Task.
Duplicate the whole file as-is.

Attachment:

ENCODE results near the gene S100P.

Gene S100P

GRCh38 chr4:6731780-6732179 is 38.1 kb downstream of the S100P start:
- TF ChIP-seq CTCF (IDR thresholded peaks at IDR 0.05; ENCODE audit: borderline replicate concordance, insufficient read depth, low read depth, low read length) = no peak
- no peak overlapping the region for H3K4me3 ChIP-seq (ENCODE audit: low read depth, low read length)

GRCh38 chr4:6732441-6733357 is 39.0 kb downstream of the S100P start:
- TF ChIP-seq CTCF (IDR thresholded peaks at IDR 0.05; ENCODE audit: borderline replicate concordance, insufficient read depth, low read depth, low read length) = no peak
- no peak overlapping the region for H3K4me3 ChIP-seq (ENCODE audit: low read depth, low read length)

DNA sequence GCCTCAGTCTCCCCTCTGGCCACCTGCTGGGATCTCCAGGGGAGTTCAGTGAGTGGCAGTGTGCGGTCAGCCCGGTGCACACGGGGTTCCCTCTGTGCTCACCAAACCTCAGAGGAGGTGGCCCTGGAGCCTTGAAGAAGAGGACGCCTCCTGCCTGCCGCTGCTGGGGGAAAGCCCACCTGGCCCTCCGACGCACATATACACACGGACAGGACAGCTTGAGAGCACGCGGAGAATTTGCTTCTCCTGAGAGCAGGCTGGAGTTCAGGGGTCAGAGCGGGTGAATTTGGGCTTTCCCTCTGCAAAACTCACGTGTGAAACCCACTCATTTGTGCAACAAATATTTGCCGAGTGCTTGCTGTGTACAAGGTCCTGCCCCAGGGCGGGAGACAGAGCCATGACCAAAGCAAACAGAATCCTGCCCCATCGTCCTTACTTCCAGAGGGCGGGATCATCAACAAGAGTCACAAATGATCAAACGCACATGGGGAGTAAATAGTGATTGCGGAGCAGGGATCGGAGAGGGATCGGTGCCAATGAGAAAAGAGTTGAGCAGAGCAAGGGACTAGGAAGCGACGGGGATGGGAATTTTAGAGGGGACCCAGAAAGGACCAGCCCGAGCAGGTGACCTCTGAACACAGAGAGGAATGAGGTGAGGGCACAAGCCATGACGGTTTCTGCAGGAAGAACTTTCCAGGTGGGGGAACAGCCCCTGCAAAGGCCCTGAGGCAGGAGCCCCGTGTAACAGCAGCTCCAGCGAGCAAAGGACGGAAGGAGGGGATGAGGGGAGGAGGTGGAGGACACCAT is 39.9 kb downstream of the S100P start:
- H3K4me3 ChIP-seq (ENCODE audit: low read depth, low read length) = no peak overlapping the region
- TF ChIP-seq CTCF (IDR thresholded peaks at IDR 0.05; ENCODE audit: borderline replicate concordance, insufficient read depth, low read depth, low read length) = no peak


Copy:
ENCODE results near the gene S100P.

Gene S100P

GRCh38 chr4:6731780-6732179 is 38.1 kb downstream of the S100P start:
- TF ChIP-seq CTCF (IDR thresholded peaks at IDR 0.05; ENCODE audit: borderline replicate concordance, insufficient read depth, low read depth, low read length) = no peak
- no peak overlapping the region for H3K4me3 ChIP-seq (ENCODE audit: low read depth, low read length)

GRCh38 chr4:6732441-6733357 is 39.0 kb downstream of the S100P start:
- TF ChIP-seq CTCF (IDR thresholded peaks at IDR 0.05; ENCODE audit: borderline replicate concordance, insufficient read depth, low read depth, low read length) = no peak
- no peak overlapping the region for H3K4me3 ChIP-seq (ENCODE audit: low read depth, low read length)

DNA sequence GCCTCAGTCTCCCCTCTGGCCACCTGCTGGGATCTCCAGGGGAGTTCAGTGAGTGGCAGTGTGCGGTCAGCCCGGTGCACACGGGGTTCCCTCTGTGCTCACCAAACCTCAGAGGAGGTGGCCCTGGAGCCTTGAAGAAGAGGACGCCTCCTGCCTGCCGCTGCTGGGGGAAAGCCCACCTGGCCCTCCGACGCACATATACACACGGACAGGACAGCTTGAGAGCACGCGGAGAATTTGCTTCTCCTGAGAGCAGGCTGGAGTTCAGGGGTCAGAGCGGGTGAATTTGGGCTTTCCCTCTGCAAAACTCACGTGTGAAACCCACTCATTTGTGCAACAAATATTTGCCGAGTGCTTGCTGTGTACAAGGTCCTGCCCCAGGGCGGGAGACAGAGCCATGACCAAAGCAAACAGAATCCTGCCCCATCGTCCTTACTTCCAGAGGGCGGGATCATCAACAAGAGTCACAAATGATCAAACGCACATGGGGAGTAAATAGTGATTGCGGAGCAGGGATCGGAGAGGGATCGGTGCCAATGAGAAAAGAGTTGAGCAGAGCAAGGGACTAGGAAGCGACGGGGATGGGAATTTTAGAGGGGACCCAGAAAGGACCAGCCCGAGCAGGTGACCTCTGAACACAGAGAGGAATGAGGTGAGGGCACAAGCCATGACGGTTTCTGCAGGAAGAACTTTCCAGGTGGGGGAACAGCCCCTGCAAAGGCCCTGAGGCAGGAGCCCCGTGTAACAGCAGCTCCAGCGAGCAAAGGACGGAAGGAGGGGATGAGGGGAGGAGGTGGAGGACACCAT is 39.9 kb downstream of the S100P start:
- H3K4me3 ChIP-seq (ENCODE audit: low read depth, low read length) = no peak overlapping the region
- TF ChIP-seq CTCF (IDR thresholded peaks at IDR 0.05; ENCODE audit: borderline replicate concordance, insufficient read depth, low read depth, low read length) = no peak